‘American Fiction’ Trailer: Jeffrey Wright Exploits Stereotypes of Black Life to Sell Books (Video)

“The dumber I behave, the richer I get,” the struggling author explains as his manufactured memoir becomes a best-seller

Fresh off winning the Audience Award at this year’s Toronto Film Festival, “American Fiction” lays out its cynically comic premise in its first trailer. Cord Jefferson’s directorial debut features Jeffrey Wright as a struggling novelist who watches as his competition profits from Black entertainment that plays into cultural stereotypes and offensive tropes to the huzzahs of white cultural gatekeepers. In a moment of “If you can’t beat them, join them,” he uses a pen name to write a conventionally stereotypical memoir only to watch the book become a cultural focal point and a best-seller.

It’s a corker of an idea, adapted from adapted from Percival Everett’s 2001 novel “Erasure.” It brings to mind the likes of Bobcat Goldthwait’s “World’s Greatest Dad” (featuring one of Robin Williams’ best onscreen comic performances) and Sam Levinson’s “Malcolm and Marie” (a two-hander starring John David Washington and Zendaya taking aim at what pundits and critics do or don’t want from so-called inclusive entertainment). The trailer suggests that the film pulls few punches.

'American Fiction'
‘American Fiction’

“Jewish people, you get ‘Schindler’s List’ and ‘Annie Hall,’” Jefferson declared while promoting the film at TIFF. “But a prestige Black film has always got to be civil rights or slavery or drug dealers.”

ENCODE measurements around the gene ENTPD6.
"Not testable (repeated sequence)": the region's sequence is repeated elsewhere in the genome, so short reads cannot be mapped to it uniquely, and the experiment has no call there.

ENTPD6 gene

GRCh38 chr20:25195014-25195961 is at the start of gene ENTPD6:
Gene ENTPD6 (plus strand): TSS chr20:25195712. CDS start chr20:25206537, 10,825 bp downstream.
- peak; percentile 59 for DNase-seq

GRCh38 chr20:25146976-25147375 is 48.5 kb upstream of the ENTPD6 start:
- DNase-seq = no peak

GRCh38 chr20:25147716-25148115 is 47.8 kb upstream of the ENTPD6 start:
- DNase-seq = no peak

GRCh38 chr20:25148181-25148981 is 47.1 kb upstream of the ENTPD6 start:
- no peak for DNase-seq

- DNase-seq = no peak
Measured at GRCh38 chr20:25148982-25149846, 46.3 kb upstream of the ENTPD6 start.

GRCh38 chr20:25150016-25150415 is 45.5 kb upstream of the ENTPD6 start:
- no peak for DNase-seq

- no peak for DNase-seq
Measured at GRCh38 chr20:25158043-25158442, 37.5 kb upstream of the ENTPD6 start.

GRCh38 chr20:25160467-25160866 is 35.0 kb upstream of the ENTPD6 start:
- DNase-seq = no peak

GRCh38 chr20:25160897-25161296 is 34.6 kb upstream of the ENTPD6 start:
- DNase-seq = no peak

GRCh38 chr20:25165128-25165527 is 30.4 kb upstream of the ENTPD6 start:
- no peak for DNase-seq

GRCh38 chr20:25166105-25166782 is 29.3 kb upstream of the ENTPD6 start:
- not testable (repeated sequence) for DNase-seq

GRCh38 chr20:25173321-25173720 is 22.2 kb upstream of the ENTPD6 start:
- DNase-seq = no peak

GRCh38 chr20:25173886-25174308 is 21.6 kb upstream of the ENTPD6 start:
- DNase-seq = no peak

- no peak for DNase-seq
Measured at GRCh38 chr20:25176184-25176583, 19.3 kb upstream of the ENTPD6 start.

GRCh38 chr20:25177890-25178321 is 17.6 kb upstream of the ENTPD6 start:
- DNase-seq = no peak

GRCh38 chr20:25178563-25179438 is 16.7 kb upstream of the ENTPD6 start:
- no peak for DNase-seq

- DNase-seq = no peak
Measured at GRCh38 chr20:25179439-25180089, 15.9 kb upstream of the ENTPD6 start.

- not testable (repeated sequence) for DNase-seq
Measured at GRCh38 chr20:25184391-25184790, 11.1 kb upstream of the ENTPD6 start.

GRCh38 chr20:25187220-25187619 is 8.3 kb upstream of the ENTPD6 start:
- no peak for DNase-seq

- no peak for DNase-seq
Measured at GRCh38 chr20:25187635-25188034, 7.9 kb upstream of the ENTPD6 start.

He’s… not wrong and frankly Will Packer has amassed a fortune over the last decade by producing a slew of old-school popcorn entertainments (“Think Like A Man,” “No Good Deed,” “The Wedding Ringer,” “Little,” “Girls Trip,” etc.) that just happened to feature Black actors in genres usually dominated by white performers. And yet, when it comes to awards season glory, it’s seemingly easier to be nominated for playing an escaped slave than playing two diametrically opposed versions of the same character in a critically acclaimed blockbuster horror movie.

TheWrap’s Steve Pond wrote in his review that “American Fiction” gives Jeffrey Wright “a spectacular showcase” and “runs on serious conversations that are never bogged down by being treated too seriously.” 14 of the last People’s Choice award winners at TIFF have gone on to receive a Best Picture nomination at that year’s Academy Awards. Five of them —  “Slumdog Millionaire, “The King’s Speech,” 12 Years a Slave,” “Green Book” and Nomadland” — won the top Oscar. Time will tell if the MGM/Orion release, opening theatrically on Dec. 15, will follow suit.


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